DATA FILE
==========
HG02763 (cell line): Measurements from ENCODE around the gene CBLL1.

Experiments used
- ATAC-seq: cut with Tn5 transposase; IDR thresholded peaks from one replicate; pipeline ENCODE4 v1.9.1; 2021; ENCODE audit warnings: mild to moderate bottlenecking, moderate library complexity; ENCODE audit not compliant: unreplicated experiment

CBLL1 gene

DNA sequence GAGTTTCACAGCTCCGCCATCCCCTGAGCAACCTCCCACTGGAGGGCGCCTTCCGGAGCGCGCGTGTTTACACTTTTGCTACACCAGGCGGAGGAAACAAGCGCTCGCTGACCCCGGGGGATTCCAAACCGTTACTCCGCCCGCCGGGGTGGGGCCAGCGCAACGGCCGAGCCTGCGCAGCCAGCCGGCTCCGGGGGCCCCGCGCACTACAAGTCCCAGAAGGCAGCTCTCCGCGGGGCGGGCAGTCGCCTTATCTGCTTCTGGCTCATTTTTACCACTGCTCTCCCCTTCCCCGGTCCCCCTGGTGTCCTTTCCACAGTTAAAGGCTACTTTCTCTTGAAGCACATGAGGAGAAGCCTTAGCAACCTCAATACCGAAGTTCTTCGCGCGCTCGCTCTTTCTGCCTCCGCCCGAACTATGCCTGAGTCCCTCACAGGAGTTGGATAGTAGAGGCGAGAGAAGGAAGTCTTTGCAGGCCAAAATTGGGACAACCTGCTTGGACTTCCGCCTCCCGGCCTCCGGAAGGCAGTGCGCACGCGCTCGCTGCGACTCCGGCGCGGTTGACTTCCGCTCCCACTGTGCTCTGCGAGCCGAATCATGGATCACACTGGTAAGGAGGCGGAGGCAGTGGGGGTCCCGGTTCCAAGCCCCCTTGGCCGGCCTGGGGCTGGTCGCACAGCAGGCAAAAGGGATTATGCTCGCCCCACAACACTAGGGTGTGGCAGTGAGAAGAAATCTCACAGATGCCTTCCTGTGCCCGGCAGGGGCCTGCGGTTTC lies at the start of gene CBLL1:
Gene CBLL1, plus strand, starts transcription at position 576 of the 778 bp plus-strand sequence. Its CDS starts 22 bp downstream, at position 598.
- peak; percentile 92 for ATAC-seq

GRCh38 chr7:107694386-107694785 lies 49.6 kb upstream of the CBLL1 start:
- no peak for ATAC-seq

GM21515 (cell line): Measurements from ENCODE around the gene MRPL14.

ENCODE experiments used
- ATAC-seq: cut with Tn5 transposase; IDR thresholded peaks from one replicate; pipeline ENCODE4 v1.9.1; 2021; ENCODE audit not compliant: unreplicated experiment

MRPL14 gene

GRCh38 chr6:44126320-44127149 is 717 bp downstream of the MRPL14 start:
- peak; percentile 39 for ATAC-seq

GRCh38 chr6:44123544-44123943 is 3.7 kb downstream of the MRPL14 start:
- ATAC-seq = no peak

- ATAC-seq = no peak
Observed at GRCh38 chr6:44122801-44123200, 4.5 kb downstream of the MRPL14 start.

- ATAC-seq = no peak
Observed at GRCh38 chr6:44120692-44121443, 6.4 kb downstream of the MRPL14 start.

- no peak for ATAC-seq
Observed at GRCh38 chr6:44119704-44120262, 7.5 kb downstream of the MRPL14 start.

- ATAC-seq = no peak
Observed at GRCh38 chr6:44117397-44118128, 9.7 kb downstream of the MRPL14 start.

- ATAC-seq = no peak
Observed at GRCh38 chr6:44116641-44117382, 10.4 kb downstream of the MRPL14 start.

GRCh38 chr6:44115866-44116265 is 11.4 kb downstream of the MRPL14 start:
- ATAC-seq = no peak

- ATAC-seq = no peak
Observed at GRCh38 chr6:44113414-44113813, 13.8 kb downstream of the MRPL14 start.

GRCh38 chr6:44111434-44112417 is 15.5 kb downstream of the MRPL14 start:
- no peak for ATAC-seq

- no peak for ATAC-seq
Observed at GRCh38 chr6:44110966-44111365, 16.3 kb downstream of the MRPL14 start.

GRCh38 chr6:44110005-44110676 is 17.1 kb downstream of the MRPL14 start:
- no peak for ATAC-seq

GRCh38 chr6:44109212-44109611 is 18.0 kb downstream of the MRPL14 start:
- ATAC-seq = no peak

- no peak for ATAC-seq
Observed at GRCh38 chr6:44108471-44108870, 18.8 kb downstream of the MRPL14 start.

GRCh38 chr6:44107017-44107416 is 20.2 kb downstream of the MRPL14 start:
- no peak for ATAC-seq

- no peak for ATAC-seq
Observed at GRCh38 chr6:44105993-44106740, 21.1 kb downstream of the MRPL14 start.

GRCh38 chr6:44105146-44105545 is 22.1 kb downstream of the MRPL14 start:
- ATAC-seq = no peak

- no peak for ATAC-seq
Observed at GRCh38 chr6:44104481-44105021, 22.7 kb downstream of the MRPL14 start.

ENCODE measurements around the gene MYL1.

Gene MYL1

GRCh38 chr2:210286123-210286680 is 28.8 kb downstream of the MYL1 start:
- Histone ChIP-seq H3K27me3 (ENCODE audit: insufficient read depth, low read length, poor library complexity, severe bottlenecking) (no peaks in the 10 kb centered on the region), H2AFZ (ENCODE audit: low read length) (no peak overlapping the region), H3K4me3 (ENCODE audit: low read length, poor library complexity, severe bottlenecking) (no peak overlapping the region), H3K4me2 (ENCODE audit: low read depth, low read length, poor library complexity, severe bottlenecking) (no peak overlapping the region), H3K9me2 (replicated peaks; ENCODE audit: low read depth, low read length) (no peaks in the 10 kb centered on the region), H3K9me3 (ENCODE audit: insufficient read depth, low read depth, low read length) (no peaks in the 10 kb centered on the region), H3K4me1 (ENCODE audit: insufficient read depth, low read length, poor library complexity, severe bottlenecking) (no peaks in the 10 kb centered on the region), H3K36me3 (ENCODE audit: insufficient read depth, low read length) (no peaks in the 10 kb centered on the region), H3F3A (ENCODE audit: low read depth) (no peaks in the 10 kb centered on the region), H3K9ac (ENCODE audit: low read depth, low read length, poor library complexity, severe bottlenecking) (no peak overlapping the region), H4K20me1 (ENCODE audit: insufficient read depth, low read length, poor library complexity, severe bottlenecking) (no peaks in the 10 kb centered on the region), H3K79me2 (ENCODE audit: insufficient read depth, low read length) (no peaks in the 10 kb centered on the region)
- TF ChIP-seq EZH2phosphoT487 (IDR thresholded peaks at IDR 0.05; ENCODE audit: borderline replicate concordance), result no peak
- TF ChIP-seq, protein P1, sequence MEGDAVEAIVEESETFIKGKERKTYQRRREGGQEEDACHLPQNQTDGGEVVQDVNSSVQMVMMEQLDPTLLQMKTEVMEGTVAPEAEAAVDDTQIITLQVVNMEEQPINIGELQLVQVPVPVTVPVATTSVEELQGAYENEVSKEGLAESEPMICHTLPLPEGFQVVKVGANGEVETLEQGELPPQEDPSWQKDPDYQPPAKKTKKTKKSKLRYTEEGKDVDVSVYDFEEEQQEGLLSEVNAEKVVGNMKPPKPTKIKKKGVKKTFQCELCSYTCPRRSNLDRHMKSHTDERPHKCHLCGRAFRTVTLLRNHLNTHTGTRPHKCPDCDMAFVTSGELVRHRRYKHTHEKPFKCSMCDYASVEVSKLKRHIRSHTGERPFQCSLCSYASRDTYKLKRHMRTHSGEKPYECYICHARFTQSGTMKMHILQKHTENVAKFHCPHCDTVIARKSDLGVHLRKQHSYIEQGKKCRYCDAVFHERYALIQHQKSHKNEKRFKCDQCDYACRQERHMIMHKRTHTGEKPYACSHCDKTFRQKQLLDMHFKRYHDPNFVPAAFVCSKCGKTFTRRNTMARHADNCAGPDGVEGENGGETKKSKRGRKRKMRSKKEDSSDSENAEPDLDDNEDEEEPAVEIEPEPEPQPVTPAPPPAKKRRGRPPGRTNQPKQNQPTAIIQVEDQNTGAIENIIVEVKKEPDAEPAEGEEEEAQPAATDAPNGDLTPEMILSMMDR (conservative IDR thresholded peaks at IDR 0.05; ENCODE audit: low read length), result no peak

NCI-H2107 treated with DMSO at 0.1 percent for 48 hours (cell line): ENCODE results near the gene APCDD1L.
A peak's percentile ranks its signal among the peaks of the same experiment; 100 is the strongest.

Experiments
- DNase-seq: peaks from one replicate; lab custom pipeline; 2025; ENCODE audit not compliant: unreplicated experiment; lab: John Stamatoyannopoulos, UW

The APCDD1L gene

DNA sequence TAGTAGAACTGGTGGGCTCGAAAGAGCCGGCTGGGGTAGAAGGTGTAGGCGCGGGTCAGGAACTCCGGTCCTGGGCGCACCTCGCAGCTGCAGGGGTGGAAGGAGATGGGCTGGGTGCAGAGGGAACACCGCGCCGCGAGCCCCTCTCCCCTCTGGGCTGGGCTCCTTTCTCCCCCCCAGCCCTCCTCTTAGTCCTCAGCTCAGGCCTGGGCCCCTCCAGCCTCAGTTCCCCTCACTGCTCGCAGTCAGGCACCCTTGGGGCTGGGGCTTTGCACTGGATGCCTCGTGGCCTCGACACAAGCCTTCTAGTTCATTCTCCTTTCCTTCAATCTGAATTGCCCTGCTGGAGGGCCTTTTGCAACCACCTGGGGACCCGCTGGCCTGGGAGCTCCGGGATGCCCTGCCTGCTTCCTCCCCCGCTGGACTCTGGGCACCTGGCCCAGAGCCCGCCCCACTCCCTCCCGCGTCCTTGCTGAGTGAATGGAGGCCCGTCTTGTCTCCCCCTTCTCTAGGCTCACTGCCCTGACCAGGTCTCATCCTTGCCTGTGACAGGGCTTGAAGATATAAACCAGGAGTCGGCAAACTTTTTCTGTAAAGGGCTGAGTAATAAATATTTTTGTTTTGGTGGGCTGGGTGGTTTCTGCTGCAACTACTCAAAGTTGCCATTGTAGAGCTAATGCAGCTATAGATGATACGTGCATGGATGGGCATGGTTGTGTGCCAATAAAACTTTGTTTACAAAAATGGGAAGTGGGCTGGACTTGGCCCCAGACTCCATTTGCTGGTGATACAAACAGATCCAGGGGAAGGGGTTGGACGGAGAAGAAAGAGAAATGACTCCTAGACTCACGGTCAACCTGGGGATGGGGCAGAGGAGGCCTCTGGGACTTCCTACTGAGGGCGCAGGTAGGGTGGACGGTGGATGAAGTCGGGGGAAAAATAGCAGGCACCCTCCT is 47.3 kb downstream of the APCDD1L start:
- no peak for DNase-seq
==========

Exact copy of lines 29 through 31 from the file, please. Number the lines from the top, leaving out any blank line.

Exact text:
- ATAC-seq = no peak

- ATAC-seq = no peak
Observed at GRCh38 chr6:44113414-44113813, 13.8 kb downstream of the MRPL14 start.